On the government side, his Contract with the American Voter listed a federal hiring freeze as a solution to “corruption and special interest collusion.” As former Speaker of the House Newt Gingrich wrote at the time, the promise would reassure mainstream Republicans that Trump deserved their support:
"Trump’s Contract with the American Voter should also alleviate any concern among traditional Republicans that their party’s candidate is somehow not Republican enough. The provisions in the Trump Contract would reduce the size and scope of government as much as any president in our lifetimes, including Ronald Reagan. Its ethics reforms and bureaucracy-cutting measures would significantly reduce the power of the executive branch Trump seeks to lead."
Even as Trump accused contract firms of price gouging, he blamed the federal government for waste, fraud, and abuse. Asked in a February 2016 debate how he would balance the federal budget, he blamed agencies. “Waste, fraud, and abuse all over the place,” he answered, “Waste, fraud, and abuse. You look at what’s happening with every agency—waste, fraud, and abuse. We will cut so much, your head will spin.”
Asked two weeks later how he would pay for his tax cuts, Trump again put the burden on government. “We’re going to buy things for less money,” he answered. “We will save $300 billion a year if we properly negotiate. We don’t do that. We don’t negotiate. We don’t negotiate anything.”
The First 100 Days Trump followed through on his complaint on January 23, 2017, when he imposed a 90-day “across-the-board” freeze on civilian hiring. He signed the order without remarks, but the administration framed the memorandum as a broad attack on big government. “Look, I think you saw this with the hiring freeze,” the president’s press secretary, Sean Spicer, explained later in the day. “There’s been frankly, to some degree, a lack of respect for taxpayer dollars in this town for a long time, and I think what the president is showing through the hiring freeze, first and foremost today, is that we’ve got to respect the American taxpayer. They’re sending us a ton of money; they’re working real hard.”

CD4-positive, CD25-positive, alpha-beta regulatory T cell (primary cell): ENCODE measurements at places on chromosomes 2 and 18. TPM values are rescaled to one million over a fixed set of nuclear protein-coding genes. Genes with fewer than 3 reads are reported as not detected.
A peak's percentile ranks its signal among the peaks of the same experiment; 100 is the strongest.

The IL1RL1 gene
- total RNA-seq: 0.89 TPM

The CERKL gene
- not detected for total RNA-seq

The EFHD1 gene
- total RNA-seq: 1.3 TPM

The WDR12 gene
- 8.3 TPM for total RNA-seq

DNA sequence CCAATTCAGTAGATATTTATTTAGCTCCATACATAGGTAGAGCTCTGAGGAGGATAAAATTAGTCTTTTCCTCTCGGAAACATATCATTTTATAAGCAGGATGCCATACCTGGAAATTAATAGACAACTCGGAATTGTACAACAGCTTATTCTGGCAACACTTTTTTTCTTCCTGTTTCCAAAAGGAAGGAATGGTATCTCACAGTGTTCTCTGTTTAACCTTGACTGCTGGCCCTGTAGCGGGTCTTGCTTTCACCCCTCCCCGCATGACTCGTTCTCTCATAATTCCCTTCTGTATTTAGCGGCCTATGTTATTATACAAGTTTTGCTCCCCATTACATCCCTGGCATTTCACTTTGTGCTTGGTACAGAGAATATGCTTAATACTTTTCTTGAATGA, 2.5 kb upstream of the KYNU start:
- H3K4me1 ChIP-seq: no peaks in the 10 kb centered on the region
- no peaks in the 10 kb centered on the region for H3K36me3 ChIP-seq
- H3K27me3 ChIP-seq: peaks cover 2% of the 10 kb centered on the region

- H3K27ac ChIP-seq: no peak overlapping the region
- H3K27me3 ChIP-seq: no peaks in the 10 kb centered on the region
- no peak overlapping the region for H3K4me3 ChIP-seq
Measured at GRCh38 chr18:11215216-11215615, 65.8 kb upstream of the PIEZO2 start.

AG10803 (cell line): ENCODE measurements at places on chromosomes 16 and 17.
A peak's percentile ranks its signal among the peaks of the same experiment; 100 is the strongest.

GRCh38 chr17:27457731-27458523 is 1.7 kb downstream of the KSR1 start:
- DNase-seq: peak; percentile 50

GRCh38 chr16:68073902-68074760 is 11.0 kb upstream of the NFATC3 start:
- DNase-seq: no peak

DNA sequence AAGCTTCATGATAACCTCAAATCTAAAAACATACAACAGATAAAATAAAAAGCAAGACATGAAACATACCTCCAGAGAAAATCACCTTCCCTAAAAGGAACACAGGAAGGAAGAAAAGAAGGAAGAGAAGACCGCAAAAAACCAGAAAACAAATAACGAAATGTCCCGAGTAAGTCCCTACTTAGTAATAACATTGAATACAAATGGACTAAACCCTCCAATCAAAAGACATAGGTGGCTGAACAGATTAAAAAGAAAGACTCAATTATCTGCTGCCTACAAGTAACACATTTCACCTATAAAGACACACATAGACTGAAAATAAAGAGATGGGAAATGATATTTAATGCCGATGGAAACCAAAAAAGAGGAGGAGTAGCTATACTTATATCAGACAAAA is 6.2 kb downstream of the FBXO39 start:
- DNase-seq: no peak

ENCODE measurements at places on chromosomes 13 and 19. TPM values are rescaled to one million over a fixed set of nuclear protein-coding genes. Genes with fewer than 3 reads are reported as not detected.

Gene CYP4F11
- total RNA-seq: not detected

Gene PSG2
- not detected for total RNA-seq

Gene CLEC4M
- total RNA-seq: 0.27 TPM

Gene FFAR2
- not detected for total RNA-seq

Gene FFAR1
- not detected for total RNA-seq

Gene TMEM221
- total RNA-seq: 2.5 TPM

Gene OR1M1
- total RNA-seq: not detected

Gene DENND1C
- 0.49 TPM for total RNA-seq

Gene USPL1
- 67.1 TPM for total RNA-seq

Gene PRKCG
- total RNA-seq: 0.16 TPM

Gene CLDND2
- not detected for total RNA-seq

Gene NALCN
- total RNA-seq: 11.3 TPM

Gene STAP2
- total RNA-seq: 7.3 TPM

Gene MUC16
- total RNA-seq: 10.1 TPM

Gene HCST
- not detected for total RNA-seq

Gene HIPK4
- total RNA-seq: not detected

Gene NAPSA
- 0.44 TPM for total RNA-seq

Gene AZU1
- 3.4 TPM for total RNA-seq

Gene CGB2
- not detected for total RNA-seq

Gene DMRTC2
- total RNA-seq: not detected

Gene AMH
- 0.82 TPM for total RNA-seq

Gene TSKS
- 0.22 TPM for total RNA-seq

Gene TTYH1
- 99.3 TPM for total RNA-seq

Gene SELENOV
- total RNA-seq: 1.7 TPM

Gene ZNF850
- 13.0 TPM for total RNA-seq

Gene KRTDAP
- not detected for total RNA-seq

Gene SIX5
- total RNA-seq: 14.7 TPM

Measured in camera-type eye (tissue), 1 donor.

Though perfectly legal, the freeze exempted thousands of national security and public safety positions, and it had little effect on nondefense employment. Relatively few federal employees leave their posts in winter, and most of the vacancies were filled by an unknown number of service contract employees.28 Brief though it was, the freeze created an atmosphere that one employee likened to the theme music in Jaws.
The uncertainty increased when Trump signed Executive Order 13781 in March. Designed to “improve the efficiency, effectiveness, and accountability of the executive branch,” the order gave the Office of Management and Budget (OMB ) authority to develop plans, as appropriate, to eliminate or merge whole agencies, pieces of agencies, or agency programs. The order also asked the OMB director to pose three broad questions about government performance:
- Whether some or all of the functions of an agency, a component, or a program are redundant, including with those of another agency, component, or program;
- Whether certain administrative capabilities necessary for operating an agency, a component, or a program are redundant with those of another agency, component, or program; and